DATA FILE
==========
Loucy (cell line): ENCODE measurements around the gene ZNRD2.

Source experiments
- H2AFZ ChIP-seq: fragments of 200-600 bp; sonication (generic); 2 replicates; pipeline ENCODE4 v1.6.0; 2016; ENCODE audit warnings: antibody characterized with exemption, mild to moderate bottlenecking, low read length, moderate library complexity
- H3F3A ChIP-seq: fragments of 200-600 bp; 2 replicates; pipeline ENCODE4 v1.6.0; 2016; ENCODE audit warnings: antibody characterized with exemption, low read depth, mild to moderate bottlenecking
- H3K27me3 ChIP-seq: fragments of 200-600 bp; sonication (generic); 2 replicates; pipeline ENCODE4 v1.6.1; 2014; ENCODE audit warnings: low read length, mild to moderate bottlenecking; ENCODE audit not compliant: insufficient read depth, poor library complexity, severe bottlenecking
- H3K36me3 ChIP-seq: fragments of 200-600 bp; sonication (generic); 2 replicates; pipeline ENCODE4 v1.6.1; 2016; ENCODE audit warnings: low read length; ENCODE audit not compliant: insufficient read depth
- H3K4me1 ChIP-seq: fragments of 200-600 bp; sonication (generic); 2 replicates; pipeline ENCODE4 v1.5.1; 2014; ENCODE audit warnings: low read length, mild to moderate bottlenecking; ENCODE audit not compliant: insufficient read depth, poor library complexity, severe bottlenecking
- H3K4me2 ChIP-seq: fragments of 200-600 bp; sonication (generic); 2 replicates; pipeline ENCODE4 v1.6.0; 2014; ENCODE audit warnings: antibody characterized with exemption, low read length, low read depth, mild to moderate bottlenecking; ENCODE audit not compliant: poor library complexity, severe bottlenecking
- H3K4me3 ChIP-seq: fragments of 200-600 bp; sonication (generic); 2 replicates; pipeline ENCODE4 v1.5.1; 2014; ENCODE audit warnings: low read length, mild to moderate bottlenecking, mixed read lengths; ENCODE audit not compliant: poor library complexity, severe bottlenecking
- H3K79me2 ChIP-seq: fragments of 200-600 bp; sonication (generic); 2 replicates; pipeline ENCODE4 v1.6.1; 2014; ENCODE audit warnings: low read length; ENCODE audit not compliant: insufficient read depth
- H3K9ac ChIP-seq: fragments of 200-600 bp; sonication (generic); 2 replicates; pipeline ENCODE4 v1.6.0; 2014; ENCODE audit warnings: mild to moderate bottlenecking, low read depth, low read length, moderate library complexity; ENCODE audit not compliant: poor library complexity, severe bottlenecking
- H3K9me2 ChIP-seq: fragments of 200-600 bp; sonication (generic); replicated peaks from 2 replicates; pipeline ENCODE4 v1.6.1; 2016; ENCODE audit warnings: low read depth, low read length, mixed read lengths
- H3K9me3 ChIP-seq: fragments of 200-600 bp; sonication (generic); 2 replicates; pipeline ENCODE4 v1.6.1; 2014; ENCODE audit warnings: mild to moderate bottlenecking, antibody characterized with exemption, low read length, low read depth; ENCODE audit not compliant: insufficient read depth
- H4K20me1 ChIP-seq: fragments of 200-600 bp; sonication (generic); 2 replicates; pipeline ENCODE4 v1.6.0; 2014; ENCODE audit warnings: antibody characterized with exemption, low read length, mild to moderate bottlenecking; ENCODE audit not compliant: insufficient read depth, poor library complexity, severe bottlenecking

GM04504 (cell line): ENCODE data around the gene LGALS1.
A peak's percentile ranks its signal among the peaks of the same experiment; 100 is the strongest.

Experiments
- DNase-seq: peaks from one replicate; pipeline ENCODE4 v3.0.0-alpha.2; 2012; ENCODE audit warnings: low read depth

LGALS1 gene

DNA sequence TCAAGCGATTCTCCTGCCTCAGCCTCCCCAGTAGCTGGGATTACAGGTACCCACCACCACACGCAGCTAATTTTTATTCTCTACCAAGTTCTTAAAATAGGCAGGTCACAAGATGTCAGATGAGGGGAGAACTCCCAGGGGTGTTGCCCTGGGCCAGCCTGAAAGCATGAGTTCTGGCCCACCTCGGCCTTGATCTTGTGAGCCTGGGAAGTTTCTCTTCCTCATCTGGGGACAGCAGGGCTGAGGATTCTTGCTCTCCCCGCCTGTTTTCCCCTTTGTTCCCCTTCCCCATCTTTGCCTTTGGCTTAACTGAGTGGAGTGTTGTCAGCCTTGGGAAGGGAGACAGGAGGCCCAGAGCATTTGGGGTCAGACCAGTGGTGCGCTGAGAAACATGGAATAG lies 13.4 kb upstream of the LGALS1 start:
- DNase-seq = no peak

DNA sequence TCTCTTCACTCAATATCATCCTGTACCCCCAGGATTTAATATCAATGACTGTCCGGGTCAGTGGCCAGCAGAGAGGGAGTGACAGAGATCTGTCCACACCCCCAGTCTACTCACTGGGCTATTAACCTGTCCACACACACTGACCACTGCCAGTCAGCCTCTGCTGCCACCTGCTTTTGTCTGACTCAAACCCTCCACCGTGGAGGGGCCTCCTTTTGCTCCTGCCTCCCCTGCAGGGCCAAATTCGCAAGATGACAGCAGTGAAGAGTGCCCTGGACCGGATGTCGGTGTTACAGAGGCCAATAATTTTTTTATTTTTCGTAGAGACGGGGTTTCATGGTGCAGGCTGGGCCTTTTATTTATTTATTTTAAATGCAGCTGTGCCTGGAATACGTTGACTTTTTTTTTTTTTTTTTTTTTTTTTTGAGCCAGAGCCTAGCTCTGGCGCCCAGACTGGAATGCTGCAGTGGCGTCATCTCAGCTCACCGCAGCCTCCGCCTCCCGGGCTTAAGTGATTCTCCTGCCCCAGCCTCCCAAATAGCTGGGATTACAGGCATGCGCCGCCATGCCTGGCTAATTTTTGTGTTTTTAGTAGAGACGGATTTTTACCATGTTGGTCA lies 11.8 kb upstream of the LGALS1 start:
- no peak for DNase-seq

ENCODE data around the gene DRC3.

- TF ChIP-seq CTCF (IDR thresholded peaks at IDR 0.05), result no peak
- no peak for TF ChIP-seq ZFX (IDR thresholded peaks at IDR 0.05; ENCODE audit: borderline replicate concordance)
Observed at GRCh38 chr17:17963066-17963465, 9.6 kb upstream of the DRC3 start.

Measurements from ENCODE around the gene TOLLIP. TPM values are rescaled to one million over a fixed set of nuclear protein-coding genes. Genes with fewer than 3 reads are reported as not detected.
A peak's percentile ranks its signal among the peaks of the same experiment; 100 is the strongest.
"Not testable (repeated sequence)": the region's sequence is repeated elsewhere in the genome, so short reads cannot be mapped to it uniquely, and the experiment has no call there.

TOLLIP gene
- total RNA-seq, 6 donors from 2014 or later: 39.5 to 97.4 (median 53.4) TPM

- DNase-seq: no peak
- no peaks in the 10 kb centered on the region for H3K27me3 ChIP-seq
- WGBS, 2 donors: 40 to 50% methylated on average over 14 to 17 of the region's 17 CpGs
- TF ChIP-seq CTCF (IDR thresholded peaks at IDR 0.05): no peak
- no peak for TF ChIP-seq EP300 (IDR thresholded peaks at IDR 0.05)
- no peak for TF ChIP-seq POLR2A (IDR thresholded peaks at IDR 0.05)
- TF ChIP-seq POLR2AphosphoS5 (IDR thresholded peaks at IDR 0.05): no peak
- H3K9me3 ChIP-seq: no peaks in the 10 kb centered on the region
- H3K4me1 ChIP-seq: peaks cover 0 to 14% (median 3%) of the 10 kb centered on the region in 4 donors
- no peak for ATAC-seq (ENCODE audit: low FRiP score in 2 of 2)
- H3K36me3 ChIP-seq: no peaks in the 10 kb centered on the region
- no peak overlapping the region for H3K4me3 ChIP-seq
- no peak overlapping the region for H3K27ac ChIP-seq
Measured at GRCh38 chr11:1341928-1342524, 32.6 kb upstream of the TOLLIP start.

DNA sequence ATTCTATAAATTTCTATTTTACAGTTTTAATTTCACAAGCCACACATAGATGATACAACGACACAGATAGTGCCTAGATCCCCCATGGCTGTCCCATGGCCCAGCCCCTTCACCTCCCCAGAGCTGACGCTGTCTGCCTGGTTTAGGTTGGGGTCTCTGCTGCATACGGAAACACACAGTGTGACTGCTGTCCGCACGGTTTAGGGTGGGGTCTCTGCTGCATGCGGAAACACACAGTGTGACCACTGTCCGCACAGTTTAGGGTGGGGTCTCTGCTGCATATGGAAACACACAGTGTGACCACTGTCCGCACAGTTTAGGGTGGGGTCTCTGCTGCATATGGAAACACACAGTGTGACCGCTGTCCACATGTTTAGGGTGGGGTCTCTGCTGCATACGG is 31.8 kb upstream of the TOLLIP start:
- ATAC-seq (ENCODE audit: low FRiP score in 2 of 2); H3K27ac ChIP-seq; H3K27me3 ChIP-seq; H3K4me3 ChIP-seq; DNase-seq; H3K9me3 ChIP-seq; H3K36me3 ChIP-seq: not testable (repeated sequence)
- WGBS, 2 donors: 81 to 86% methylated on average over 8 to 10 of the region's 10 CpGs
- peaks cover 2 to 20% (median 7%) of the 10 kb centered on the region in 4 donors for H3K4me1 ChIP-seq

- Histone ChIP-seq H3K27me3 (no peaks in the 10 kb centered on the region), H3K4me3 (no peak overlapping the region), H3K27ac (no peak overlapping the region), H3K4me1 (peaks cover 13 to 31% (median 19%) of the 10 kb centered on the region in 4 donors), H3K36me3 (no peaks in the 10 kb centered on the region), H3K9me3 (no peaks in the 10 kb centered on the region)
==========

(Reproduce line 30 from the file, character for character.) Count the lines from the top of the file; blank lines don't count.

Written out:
"Not testable (repeated sequence)": the region's sequence is repeated elsewhere in the genome, so short reads cannot be mapped to it uniquely, and the experiment has no call there.